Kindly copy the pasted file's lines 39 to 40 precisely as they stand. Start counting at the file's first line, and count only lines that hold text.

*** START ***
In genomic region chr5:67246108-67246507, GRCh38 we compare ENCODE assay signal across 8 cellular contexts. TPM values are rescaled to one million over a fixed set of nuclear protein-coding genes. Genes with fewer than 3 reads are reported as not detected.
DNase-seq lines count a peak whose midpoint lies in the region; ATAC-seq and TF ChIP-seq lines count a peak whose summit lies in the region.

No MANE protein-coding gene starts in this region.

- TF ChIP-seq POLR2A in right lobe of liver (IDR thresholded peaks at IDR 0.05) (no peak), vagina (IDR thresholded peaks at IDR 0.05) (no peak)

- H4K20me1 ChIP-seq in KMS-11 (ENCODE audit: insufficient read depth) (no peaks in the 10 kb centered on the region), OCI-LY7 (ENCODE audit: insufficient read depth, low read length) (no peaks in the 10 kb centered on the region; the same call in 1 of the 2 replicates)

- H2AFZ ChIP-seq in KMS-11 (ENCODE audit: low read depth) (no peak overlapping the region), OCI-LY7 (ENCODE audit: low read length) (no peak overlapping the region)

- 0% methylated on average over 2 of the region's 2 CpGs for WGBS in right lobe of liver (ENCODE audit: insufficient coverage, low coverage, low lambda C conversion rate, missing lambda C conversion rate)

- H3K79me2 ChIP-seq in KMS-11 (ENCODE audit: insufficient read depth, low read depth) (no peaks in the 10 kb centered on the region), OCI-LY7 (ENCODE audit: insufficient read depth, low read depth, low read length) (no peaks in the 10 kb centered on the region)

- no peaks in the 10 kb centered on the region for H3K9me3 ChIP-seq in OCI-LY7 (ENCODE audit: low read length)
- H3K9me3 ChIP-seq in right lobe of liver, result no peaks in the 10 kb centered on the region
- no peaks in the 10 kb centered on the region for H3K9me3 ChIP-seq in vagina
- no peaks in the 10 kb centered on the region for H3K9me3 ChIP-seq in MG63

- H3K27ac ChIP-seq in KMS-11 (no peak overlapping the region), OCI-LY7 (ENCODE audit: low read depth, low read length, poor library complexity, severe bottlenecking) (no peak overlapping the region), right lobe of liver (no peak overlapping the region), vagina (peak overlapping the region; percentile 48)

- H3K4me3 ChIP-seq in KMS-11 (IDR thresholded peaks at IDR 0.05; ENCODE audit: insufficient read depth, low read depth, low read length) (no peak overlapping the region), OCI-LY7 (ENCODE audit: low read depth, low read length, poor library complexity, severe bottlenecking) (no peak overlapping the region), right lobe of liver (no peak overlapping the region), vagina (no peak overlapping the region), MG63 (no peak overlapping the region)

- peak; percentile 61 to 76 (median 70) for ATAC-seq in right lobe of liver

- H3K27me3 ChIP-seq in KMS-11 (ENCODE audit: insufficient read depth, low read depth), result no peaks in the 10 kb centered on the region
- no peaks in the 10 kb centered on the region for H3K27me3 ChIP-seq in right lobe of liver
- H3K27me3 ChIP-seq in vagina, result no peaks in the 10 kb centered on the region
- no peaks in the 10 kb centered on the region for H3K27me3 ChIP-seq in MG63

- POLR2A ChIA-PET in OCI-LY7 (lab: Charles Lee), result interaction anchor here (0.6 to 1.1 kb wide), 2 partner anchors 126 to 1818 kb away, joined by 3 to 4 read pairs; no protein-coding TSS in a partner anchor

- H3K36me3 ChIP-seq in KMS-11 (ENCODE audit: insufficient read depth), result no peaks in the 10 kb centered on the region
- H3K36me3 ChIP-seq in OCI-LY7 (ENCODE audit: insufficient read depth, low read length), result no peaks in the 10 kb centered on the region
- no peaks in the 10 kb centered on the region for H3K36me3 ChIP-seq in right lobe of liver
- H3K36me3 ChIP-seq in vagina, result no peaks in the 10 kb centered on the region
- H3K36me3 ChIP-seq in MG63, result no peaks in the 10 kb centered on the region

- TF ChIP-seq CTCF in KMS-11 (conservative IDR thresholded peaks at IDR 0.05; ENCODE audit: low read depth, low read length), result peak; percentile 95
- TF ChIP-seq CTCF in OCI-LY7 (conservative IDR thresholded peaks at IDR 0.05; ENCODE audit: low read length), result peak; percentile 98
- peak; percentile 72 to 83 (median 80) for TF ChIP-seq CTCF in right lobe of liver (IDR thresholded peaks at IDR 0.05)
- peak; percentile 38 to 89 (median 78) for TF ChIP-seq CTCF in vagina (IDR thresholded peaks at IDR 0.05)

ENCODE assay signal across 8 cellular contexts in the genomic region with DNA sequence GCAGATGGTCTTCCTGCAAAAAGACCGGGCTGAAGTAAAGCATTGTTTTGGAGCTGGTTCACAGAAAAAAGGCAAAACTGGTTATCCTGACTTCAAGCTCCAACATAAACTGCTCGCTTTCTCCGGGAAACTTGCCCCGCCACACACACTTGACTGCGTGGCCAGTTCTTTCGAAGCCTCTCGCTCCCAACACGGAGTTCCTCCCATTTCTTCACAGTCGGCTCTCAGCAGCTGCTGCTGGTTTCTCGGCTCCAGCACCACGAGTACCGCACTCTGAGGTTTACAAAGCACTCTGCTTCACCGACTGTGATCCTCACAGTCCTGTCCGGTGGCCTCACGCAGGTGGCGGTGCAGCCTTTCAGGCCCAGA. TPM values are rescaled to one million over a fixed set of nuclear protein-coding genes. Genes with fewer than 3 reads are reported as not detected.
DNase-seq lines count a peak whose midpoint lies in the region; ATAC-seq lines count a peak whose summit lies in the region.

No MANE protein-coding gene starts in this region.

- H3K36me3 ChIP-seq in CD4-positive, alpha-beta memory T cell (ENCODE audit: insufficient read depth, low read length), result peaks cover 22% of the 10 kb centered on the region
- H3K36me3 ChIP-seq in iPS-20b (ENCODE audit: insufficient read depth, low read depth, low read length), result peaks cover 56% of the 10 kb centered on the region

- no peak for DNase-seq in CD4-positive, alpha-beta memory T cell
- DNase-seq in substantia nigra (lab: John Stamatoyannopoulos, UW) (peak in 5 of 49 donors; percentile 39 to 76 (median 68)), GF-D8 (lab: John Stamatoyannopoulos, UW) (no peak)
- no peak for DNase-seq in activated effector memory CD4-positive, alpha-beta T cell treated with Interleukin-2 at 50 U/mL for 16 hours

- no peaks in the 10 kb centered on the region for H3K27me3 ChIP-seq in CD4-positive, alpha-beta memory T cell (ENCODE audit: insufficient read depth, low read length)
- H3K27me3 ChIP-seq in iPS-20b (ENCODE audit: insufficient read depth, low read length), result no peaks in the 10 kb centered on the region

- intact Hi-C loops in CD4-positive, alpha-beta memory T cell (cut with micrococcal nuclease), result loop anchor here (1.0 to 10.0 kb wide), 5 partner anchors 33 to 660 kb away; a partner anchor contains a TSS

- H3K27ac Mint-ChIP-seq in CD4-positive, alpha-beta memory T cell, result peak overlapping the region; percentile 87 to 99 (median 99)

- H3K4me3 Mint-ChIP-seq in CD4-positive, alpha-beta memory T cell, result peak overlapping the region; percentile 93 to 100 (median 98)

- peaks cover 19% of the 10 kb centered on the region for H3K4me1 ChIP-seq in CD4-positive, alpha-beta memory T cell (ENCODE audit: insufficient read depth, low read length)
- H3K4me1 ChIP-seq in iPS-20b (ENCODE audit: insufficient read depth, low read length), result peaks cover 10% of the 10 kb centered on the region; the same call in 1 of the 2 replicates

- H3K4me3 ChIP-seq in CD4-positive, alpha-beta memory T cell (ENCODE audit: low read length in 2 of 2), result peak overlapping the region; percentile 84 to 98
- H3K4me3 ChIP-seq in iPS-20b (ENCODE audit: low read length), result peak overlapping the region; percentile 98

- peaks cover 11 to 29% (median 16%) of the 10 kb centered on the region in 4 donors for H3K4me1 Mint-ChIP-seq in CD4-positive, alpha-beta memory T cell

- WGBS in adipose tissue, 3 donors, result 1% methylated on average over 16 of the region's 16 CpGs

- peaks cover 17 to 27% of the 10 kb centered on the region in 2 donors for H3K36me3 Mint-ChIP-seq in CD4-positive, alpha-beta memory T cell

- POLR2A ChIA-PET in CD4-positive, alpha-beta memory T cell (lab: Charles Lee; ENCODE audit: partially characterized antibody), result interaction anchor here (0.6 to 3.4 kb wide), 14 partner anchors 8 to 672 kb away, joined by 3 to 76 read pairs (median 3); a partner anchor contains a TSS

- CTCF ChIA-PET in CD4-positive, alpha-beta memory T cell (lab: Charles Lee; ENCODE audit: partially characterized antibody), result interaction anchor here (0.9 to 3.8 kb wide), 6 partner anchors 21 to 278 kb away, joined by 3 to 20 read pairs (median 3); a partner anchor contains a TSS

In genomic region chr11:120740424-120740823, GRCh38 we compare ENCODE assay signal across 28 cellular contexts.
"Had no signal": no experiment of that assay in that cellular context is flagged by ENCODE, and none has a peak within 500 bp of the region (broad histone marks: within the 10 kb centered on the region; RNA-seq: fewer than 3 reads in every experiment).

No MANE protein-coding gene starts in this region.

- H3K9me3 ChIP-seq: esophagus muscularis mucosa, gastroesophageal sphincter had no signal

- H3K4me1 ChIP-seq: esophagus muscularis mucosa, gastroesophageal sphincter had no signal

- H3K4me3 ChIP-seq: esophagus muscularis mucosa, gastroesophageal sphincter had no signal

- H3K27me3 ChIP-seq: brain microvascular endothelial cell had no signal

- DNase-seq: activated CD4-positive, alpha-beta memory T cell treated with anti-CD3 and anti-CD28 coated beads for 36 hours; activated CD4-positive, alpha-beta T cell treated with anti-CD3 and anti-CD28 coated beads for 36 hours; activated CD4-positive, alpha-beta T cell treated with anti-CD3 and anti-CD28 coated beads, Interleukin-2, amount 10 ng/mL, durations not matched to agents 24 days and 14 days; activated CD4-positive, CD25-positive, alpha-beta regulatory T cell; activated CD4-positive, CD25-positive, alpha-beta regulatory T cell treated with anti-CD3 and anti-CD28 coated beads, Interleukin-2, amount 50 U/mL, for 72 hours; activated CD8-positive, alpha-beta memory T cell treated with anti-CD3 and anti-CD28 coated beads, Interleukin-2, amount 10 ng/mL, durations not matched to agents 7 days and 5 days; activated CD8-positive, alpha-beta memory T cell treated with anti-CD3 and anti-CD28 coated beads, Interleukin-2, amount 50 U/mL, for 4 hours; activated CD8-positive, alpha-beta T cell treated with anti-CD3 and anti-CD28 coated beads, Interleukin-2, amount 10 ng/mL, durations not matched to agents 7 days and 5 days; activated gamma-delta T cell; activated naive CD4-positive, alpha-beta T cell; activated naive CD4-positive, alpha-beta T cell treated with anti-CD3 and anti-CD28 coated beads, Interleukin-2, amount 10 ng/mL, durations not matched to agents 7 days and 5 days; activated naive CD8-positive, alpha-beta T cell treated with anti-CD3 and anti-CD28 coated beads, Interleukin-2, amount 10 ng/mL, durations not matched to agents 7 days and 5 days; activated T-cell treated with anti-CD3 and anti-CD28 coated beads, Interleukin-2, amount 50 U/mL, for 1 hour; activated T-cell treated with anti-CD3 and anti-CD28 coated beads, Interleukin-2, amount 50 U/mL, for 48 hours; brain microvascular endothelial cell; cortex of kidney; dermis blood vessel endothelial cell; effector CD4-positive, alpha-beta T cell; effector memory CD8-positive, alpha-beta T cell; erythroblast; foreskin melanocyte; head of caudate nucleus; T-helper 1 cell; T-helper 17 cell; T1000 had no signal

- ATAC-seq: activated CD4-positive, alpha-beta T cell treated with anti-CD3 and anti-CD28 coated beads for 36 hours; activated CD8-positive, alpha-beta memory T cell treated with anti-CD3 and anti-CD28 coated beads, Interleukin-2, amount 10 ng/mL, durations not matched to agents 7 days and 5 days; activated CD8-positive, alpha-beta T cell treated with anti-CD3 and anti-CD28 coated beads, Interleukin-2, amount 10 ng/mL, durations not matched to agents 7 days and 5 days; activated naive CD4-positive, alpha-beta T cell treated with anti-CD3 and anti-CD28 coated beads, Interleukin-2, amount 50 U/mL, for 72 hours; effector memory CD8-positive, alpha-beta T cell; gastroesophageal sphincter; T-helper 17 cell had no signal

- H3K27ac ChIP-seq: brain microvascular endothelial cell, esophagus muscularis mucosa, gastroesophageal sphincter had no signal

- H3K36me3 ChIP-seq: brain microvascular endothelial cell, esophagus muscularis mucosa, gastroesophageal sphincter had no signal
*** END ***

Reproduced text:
- H3K27me3 ChIP-seq in iPS-20b (ENCODE audit: insufficient read depth, low read length), result no peaks in the 10 kb centered on the region

- intact Hi-C loops in CD4-positive, alpha-beta memory T cell (cut with micrococcal nuclease), result loop anchor here (1.0 to 10.0 kb wide), 5 partner anchors 33 to 660 kb away; a partner anchor contains a TSS